Avail raises $27M, readies entrance into modular narrative

Celestia had the first mover advantage. EigenDA has staked ether. What sets Avail apart?


helen_g/Shutterstock and Adobe modified by Blockworks


Ethereum’s roadmap for scaling employs a combination of specialized infrastructure components for disparate steps in the life of a blockchain transaction: execution, transaction ordering, data availability, settlement and consensus, as opposed to an all-in-one solution.

In short, modular vs. integrated.

A chief impediment is the potential degradation of the user experience in the process, as applications run across multiple chains that don’t necessarily talk to each other in anything like real-time.

Avail, known primarily as a provider of data availability (DA) — as the name suggests — has been quietly working on a more holistic suite of solutions to this burgeoning interoperability problem.

Read more: For Ethereum rollups, dealing with data remains a bottleneck

The project announced a $27 million seed funding round on Monday, led by prominent investors Founders Fund and Dragonfly, alongside SevenX, Figment, Nomad Capital and various angel investors.

The funding will help Avail move beyond DA to encompass two other primary products that it calls Nexus and Fusion. 

Together, this “Avail Trinity” is intended to address issues of fragmentation and pave the way for a more integrated experience across modular ecosystems.

Founded by Anurag Arjun and Prabal Banerjee — both formerly part of Polygon — Avail’s Nexus is a conceptual cousin of Polygon’s aggregation layer (or AggLayer), zkSync’s Hyperchains and Starknet’s layer-3s, all of which are aimed at providing cross-chain interoperability.

Read more: Polygon zkEVM prover reaches Type 1 status

Cross-rollup proofs

Nexus serves as a hub for proof aggregation — to provide verification of various rollups through a zero-knowledge proof-based coordination mechanism.

“There will be a lot of rollups that use their respective stacks but are connected to each other in some way or the other,” Arjun told Blockworks.

Anurag Arjun and Prabal Banerjee. Source: Avail

Right now, the hypothetical user experience within an ecosystem like zkEVM chains using Polygon’s CDK is generally considered good. But according to Arjun, “once the user falls outside of the ecosystem, then they’ve got a very subpar experience.”

Arjun argued that while all the major zk rollup teams are talented and well funded, they are also extremely competitive, which may make it difficult to sit down together and focus on the interoperability pain points between their various ecosystems — or what Polygon co-founder Jordi Baylina calls “constellations.”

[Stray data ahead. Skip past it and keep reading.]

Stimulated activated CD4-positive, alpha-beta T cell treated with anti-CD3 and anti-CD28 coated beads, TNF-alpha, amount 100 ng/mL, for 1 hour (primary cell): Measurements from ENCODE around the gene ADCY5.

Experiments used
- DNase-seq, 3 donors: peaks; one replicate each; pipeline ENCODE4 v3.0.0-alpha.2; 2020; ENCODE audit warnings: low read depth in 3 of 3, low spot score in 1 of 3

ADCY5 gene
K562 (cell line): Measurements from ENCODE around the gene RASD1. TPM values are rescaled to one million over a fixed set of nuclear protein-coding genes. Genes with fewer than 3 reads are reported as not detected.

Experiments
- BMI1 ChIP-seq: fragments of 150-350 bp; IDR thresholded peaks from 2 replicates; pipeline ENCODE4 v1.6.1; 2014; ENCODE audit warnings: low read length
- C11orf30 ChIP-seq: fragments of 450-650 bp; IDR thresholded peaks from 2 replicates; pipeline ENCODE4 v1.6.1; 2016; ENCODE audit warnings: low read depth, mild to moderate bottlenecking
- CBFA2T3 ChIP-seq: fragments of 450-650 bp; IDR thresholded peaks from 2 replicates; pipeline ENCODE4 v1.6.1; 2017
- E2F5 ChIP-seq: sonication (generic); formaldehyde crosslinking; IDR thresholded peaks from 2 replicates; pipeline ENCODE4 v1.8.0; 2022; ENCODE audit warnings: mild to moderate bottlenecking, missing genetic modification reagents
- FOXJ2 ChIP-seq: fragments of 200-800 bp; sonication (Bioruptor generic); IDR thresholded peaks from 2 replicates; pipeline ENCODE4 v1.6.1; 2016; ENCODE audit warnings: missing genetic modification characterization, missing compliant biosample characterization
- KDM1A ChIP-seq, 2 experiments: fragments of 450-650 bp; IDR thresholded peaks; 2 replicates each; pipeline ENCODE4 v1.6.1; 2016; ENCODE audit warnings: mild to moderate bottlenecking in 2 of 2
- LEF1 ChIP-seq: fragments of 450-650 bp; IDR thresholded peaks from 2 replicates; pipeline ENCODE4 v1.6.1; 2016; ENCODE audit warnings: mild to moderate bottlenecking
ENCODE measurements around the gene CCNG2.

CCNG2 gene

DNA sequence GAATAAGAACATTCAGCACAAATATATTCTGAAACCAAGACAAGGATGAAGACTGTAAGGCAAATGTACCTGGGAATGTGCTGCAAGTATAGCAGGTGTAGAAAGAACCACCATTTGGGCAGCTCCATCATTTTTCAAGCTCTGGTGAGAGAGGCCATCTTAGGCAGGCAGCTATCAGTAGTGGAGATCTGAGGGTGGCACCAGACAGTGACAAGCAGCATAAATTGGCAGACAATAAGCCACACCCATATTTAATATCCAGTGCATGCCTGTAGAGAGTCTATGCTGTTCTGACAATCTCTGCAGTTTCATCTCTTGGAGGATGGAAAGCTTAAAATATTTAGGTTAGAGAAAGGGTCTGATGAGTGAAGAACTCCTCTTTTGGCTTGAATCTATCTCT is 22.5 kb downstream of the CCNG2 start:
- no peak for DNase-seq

Nexus can orchestrate such a solution as an independent third party.

“It doesn’t matter that they use Avail,” Arjun said. “This is not like a standard that we are imposing on these stacks, it’s essentially more like a permissionless play.”

Avail doesn’t compete with these teams on the execution front; it’s a rollup service provider, not a rollup builder.

And it’s not limited to EVM-based rollups either. Avail plans to support other execution layers rollups as they gain traction.

Differentiating DA solutions

Avail runs its own consensus protocol to provide data availability with some novel properties. For instance, it is designed with data availability sampling (DAS) based on validity proofs.

In contrast, EigenDA will not offer DAS, making it more challenging to detect a data withholding attack, Arjun said.

Celestia’s DAS implementation uses fraud proofs, so that even once its light client verification solution is live, reaching true finality can take hours as the network must accommodate a fraud proof challenge window.

Avail’s proofs are generated almost as soon as a block is finalized, giving overall finality in about 40 seconds, Arjun explained.

Avail’s testing shows the computing resources for proof generation are not a bottleneck: A block storing even 300 times the data that Ethereum mainnet will after the Dencun upgrade takes just three seconds to generate a proof.

Therefore, it won’t get in the way of building dapps that are composable across rollups.

“You take proofs from various rollups and then aggregate them into one proof on an intermediate settlement layer,” he said.

That could be a specialized chain like Dymension, but Avail Nexus will also post to Ethereum.

Another proposed solution, coincidentally also called “Nexus” but unrelated to Avail, would use Ethereum as a go-between.

Read more: zkLink’s Nexus wants to solve liquidity fragmentation between ZK ecosystems

Securing chains with Fusion

Avail necessarily will have its own token — its nominated proof-of-stake consensus mechanism depends on it. But the security of chains using Avail may not be limited to the economic stake of its native asset.

That’s where Fusion comes in. In theory, Avail Fusion looks to borrow security from existing crypto assets like bitcoin and ether, inspired by EigenLayer, and the concept of Mesh security from Osmosis, Arjun said.

This is likely to become a trend, with teams like Babylon focused on employing the economic weight of BTC to help secure proof-of-stake chains and let bitcoin holders earn a yield in the process.

Taken together, components of the modular Ethereum stack aim to provide a scalable, secure and interoperable foundation for future Web3 dapps in the multi-chain world. And ideally, users won’t have to worry about any of it.

“This is more inspired from how apps on the internet really evolved over the years,” Arjun said. “It’s going to follow that paradigm in the sense that there are going to be a lot of rollups asynchronously communing with each other whenever required.”

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